I've seen a post about disabling Hyper-V service on Windows Server 2008 R2 to allow Hibernate(http://blogs.msdn.com/b/tejas/archive/2009/03/10/hibernate-and-sleep-with-hyper-v-role-enabled.aspx), would a similar change on Windows 8 allow CPU throttling (at least when you don't currently need Hyper-V)?


    Andrew S. Martin

    Friday, February 22, 2013 8:01 PM
  • I have this same issue. CPU power management goes nuts after enabling Hyper-V. CPU-Z shows rather weird bus speed too (drops to 97 MHz). This happens with i7 3770K and ASUS P8Z77-V mobo combo. Task manager shows max speed all the time, cpu-z doesn't.

    ...or could it be that cpu-z gets it right except bus speed when Hyper-V is enabled?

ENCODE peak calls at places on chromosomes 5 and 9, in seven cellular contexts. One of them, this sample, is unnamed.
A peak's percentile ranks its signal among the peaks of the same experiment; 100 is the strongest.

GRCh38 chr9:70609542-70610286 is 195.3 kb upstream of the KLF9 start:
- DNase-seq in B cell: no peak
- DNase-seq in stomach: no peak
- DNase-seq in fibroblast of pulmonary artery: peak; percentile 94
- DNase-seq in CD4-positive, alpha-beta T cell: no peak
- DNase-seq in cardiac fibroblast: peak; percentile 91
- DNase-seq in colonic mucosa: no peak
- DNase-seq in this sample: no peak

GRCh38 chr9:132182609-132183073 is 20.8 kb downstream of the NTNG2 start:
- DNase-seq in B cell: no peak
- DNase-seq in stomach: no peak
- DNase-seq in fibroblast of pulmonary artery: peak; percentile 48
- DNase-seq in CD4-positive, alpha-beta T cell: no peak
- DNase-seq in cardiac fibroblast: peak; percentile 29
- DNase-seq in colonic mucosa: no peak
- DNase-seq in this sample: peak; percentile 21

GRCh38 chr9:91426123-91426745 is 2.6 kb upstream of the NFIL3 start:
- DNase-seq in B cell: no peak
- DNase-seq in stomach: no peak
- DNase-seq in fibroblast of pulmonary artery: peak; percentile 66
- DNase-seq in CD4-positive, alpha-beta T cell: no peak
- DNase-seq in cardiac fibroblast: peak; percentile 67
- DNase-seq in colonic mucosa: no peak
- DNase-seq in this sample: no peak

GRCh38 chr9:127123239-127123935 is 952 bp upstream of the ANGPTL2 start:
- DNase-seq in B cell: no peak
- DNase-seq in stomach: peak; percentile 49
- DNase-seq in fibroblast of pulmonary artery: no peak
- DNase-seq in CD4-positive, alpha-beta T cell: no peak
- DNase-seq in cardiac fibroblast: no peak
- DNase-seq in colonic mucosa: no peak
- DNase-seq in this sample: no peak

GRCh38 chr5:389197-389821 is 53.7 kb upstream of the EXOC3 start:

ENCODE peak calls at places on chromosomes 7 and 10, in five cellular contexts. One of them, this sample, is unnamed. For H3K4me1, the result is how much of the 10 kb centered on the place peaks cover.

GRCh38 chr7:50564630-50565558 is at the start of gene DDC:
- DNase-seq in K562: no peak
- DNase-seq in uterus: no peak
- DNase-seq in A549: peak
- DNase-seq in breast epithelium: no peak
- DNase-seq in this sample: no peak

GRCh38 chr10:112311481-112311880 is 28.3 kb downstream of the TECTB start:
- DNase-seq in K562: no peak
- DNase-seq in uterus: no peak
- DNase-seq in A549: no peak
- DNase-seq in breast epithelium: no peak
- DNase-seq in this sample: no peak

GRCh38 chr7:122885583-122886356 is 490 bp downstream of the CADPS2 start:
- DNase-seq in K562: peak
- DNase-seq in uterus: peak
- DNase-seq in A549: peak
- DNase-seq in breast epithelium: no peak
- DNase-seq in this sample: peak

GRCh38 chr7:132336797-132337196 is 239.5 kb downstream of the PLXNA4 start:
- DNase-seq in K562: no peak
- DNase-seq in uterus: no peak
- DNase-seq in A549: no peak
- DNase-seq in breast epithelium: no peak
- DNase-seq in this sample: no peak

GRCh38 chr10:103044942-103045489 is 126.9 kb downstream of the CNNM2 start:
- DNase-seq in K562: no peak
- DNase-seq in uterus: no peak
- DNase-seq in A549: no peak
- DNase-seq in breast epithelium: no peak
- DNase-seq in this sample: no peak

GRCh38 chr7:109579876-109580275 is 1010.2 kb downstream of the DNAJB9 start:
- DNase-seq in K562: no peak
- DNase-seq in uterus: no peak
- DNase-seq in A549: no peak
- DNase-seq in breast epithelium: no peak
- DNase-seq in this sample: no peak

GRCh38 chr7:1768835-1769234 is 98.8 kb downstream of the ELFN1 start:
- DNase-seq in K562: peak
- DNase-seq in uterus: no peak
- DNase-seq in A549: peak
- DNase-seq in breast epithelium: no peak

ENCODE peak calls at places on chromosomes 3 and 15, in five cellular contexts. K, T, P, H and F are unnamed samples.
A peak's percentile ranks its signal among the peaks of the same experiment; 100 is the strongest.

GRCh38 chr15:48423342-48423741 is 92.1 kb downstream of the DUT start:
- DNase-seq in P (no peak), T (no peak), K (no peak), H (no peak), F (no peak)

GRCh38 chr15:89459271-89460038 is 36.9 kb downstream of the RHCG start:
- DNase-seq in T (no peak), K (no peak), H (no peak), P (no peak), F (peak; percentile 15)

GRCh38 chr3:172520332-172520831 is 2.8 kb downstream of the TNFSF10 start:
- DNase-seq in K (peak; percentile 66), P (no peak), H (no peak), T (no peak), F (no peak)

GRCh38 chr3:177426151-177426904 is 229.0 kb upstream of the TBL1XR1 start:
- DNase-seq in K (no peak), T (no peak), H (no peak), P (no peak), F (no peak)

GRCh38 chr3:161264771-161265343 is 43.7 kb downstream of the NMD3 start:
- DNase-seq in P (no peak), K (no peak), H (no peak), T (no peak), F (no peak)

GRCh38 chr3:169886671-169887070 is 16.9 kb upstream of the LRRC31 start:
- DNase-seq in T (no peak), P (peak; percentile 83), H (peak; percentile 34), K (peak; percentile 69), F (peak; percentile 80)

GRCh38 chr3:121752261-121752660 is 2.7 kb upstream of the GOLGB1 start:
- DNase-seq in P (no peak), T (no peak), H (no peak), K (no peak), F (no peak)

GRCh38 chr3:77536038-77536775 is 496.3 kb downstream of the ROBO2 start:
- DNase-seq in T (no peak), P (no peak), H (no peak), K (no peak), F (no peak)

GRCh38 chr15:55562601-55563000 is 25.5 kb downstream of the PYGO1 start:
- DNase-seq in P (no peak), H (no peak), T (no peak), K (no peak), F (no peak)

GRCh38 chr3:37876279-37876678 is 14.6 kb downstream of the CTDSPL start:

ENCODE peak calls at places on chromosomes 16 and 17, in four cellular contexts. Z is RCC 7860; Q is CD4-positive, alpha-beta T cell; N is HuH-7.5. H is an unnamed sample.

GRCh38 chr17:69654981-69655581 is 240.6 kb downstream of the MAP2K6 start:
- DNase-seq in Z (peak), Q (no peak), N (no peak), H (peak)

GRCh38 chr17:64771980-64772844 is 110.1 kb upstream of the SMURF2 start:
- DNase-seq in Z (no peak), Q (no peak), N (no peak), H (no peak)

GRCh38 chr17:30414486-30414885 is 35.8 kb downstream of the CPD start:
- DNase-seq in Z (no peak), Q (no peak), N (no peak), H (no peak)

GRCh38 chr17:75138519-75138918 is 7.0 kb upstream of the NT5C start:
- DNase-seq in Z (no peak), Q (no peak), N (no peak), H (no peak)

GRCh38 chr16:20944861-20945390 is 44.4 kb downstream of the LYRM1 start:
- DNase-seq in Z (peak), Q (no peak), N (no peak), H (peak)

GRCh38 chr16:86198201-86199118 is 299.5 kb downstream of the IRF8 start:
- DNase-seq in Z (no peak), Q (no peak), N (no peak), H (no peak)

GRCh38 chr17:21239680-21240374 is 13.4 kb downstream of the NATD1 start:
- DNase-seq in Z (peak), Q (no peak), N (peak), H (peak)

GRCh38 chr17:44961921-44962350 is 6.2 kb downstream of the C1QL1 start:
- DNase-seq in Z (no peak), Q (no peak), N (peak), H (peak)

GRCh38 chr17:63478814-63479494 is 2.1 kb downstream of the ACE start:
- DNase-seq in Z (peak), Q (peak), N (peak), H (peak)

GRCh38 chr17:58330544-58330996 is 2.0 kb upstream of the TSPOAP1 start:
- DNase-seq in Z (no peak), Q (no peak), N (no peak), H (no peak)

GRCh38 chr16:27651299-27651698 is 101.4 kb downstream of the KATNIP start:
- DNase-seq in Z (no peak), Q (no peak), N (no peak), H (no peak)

• Edited by Tup3x Monday, September 02, 2013 12:51 PM
    Monday, September 02, 2013 12:41 PM
  • Hello,

    I'm glad I have found this thread as I was wondering what's going on with Hyper-V and power management. I installed it since VM workstation is causing instant clock_watchdog_timeout BSOD for no reason. Nonetheless this "no power management" thing is silly as it means more power consumption for no valid reason, which is especially annoying on a laptop! I will set the service to on-demand and reboot after using Hyper-V since that's the only solution offered by MS at this point..

    the solution being "sc config hvboot start= demand".

    Wednesday, December 04, 2013 7:58 AM
  • Hi

    It seems that speedstep is still working behind the scenes.

    The explanation short: taskmanager is showing you a virtualised cpu consumption.

    If you monitor cpu usage/speed/power consumption via 3rd party tool like CPU-Z, then it will show you a completely different picture.

    http://www.nspyre.nl/blogs/3178/Windows8-Hyper-V-V3-SpeedStep

    for full explanation

    Wednesday, April 09, 2014 10:46 AM
  • Hello,